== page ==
CW: This article talks about femicide and domestic violence
‘Challenge Accepted’ is the newest trend sweeping Instagram, with over 3 million women around the world posting black and white selfies with a ‘#ChallengeAccepted’ caption so far. But this trend is more than simply an opportunity to post a stylist snap – it’s raising awareness of Turkey’s alarmingly high rate of femicide.
The Challenge started out in July with Ana Paula Padrão, a Brazilian journalist, when she posted a black and white selfie with the caption ‘#WomenSupportingWomen’, with the intention of promoting female empowerment. The focus first switched to Turkey when Turkish influencers began captioning their posts with ‘#İstanbulSözleşmesiYaşatır’, referring to the Istanbul Convention, a European anti-domestic violence treaty which Turkey is considering withdrawing from, despite being the first country to sign it.
Eventually the challenge, which has been accepted by celebs such as Paris Hilton, Reese Witherspoon and Khloe Kardashian, honed in on standing in solidarity with Turkish victims of femicide in recent years, of which there are an alarming number. Concerns about domestic violence and murder of women have accelerated during the Coronavirus pandemic, with at least 27 women being killed in the country during June alone, according to We Will Stop Femicide Platform.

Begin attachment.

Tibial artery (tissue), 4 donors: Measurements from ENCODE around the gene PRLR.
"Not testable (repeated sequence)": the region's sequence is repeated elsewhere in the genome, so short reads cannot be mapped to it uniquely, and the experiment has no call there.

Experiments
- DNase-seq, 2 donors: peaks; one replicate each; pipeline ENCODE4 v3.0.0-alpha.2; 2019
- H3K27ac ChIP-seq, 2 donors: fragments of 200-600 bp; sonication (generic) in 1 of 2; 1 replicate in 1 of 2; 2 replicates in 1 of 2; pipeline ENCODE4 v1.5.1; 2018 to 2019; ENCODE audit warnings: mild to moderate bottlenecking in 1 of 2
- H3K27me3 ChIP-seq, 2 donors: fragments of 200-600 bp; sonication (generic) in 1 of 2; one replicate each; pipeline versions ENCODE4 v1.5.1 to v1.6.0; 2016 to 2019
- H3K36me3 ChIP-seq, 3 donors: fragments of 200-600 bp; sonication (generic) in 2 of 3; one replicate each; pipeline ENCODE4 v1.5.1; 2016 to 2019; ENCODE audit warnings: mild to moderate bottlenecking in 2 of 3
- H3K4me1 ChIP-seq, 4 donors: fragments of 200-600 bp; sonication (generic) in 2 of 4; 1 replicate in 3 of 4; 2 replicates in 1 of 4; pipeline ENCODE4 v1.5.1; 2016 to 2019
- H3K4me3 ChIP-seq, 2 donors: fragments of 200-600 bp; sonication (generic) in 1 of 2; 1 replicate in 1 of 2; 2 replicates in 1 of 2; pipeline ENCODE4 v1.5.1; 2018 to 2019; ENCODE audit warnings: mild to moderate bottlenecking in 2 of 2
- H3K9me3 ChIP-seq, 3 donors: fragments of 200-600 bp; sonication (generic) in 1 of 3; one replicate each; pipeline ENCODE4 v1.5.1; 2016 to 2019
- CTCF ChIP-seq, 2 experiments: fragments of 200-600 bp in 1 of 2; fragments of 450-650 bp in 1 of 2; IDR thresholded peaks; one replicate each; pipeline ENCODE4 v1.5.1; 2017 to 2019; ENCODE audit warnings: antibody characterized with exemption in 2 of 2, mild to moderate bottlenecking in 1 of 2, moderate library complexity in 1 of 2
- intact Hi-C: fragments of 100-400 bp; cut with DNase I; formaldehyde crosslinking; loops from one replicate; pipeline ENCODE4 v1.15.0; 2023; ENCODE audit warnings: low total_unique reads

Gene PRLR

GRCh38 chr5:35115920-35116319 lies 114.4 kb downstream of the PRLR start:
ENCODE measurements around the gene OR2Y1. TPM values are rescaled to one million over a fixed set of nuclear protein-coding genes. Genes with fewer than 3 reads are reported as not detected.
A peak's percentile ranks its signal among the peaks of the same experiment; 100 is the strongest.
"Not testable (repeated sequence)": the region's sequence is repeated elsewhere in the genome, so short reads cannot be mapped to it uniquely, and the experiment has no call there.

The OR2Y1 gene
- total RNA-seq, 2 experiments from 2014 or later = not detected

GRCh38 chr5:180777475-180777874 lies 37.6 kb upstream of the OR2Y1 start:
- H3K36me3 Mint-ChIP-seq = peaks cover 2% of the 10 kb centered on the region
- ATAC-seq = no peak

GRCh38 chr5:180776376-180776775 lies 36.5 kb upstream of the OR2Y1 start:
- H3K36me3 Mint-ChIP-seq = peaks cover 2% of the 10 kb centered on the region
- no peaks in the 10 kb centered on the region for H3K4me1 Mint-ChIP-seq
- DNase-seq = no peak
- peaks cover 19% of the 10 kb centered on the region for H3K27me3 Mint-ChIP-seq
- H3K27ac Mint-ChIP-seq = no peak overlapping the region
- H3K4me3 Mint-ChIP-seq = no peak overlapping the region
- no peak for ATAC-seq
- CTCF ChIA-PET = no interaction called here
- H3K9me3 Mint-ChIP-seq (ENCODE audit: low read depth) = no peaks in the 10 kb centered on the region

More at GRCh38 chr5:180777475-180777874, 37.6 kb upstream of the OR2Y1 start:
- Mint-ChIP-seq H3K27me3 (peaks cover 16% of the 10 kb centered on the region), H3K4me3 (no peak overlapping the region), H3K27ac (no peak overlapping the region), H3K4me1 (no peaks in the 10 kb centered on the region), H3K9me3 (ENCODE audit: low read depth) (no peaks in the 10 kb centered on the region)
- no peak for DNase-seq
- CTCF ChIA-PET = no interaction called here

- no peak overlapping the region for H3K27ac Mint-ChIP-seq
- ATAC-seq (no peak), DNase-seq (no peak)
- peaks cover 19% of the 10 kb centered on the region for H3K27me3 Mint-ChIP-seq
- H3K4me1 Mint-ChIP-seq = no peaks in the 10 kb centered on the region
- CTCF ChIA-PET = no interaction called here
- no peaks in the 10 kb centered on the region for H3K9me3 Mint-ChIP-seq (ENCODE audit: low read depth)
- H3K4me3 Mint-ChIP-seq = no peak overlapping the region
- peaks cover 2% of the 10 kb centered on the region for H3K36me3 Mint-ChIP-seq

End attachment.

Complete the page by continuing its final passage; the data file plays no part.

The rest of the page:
In a controversial move in 2009, the Turkish government stopped counting the deaths of women as a result of domestic violence, so We Will Stop Femicide took over documentation of the cases based on news reports and emails from victims’ family members. According to the organisation, more than 2600 women have died due to gender-related murder, mainly at the hands of their partners, since 2010.
The monochromatic filter of the challenge is suitable to raise awareness for the Turkish issue as victims of femicide are often portrayed through black and white photographs in the country. Writer Tariro Mzezewa has said that Turkish women adopted the trend ‘as a response to them being frustrated over always seeing black-and-white photos of women who have been killed.’
Many have accused the trend of being yet another chance for celebrities to jump on a performative bandwagon to make themselves look good on social media without taking any transformative action to improve circumstances for the women in real life. There’s a strong possibility that this is the case for many accepting the challenge, as not everyone who posts for it even seems to know the meaning behind the challenge.
Unlike the #BlackoutTuesday social media trend from June which saw people posting black squares aiming to raise awareness of Black Lives Matter, this challenge caters to instagrammers’ vanity, as we all know black and white pictures are almost always more flattering than coloured ones. It does seem odd that sharing a flashy selfie can be deemed activism rather than yet another ego-boost, but the main thing to focus on is that the challenge is gaining publicity for an issue which most of us never knew about until now, and will hopefully bring about real change if people can look beyond their phone screens for long enough.